a new economic code based on social welfare can be developed in five
or ten years by the right use of press, pulpit, educational classes, colleges,
and conferences in industrial communities.
5. A sense of beauty and a sense of humor are vital factors in the
development of a more livable world. It is indeed joyous to be able to
appreciate the wonderful and the beautiful, and there is a real demand in
human nature for such a satisfaction. It is a narrow program either in
city and state development or in education that leaves out the aesthetic
and a warped human nature is the result.
6. We need to discriminate between our ideals and our illusions. —
These ideals should be based on remorseless research. Only on such a
quest for facts can we construct the ideals that can release the forces in
individuals for their full contribution to society. It is knowledge and
not speculation that can make feeling regenerative in action and creative
The Future of Religion in China. — What is to be the outcome of
the conflict of religions in the Chinese Republic? Paul Hutchinson
suggests an answer in the Atlantic Monthly for January, 1021. The
chief religious forces in China are Confucianism, Buddhism, Tao-
ism, Mohammedanism, and Christianity. Buddhism is losing its hold
on Chinese life because of the indolence, greed, and immorality of
the priests, who retain their position only through playing upon the
fears of the people. Taoism as a form of worship is very rapidly
disappearing, though the belief in evil spirits which it fosters is
bound to persist for generations. Islam, although numerically four
times as strong as Christianity, has never touched the real life of China,
for it has isolated its followers to a great extent.
The two remaining faiths, Confucianism and Christianity, must
form the basis of the religious life of the new China. Of these, Confu-
cianism will rightly continue to furnish the distinctive Chinese attitude
toward life and the general moral basis of Chinese thought. This will
be supplemented by the distinctive Christian ideals, which will be the
natural fulfilment of the teachings of the Chinese Sage. Such elements
314 THE JOURNAL OF RELIGION
of Chinese life as veneration for ancestors will have a due place in the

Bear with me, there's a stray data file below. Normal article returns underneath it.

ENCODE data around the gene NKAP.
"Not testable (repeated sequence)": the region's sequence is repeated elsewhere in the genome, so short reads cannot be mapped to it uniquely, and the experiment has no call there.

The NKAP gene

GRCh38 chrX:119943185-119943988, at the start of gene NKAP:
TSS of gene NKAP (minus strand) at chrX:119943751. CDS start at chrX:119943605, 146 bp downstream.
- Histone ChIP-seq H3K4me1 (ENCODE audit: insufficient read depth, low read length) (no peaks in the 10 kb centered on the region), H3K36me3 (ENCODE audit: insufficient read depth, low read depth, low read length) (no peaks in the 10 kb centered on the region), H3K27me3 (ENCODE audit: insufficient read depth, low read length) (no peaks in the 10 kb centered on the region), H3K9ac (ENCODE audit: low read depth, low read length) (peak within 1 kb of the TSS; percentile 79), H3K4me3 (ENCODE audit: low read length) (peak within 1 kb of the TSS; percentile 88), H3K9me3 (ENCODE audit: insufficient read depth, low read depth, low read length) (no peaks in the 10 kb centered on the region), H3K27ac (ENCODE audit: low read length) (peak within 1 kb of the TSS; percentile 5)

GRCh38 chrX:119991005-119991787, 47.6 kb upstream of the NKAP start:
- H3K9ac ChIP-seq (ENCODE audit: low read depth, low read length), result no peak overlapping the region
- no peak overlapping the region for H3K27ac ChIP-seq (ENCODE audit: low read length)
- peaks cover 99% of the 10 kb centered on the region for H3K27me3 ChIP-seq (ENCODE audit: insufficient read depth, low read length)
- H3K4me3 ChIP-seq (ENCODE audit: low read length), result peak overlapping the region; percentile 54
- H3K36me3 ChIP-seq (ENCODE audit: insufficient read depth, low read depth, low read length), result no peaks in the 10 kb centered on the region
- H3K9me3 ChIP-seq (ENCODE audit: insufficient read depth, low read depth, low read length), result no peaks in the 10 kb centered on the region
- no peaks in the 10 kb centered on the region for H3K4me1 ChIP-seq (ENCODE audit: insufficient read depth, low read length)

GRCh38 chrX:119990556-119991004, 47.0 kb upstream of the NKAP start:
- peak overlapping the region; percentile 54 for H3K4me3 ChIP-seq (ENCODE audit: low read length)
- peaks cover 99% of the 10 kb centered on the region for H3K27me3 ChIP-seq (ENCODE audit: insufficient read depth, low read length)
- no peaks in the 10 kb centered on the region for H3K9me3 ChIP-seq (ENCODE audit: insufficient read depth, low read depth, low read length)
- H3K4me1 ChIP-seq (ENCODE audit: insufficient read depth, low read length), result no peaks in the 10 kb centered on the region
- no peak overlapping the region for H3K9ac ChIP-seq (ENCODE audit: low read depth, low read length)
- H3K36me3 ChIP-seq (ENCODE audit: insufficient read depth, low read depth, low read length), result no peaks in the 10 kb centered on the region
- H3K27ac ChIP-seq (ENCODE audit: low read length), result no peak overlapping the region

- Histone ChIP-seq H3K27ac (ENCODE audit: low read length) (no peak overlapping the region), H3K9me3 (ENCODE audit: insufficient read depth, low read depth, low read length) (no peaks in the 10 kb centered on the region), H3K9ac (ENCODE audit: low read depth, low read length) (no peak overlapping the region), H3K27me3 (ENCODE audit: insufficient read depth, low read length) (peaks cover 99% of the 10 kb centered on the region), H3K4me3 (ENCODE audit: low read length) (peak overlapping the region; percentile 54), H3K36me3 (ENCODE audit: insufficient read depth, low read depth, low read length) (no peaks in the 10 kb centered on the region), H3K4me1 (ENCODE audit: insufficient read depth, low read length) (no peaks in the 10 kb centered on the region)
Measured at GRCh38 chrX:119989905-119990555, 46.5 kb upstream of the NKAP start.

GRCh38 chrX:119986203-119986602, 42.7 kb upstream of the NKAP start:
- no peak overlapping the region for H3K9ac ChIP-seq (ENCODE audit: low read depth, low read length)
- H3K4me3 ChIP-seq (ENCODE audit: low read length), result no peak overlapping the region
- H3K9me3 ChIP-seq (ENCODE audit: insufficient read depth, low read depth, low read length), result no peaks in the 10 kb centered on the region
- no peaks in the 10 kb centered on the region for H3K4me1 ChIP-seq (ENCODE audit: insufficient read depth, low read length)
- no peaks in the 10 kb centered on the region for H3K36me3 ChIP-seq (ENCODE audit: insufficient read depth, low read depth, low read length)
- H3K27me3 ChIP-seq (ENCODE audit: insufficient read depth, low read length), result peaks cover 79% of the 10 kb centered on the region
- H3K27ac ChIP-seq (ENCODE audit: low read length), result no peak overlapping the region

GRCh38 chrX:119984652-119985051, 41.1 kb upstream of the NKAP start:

new religion. Moreover the Chinese church of the future will realize
her greatest possibilities only under Chinese leadership. When the
missionary has completely vindicated his civilization his task will be
finished. Then China, under her own leadership, will continue to develop
her own type of Christianity as modified by her heritage and her social
How Can the Missionary Prepare the Way for Political Self-
Government? — India is facing an era of reconstruction in all phases of
her life. As she is being given greater responsibility in her political con-
trol, she is seeking it in other activities. How the readjustment should
be made in the mission centers is suggested by Professor S. C. Mukerjee
of Serampore College, in Young Men of India, XXXI (1920), 648-55. He
analyzes the task of Christian missions as twofold : teaching the principles
of Christianity and building thereon the social fabric of India. This is
a task which must touch every activity of Indian life if it is to be com-
pletely effective. But the missionary forces must be unified and cen-
tralized in leadership and responsibility. At present there are two
separate organizations, the Indian church organization and the Mis-
sion organization. These must be reorganized so as to make the Indian
church the central power around which all missionary efforts revolve.
This will give the Indian church organization the same type of re-
sponsible self-government as the nation is developing politically. It
will remove all fear that Christianity attempts to denationalize India.
The missionary will have an even greater opportunity for service, for
he will not be considered a foreigner, as is often the case now. Pro-
fessor Mukerjee would even go so far as to give to this organization
many of the powers now exercised by the mission boards in the choice
and direction of missionaries for Indian service. His plan is sure to be
valuable in the stimulation of thought on this important problem.
A Stone Out of Place. — Kemper Fullerton contributes to the American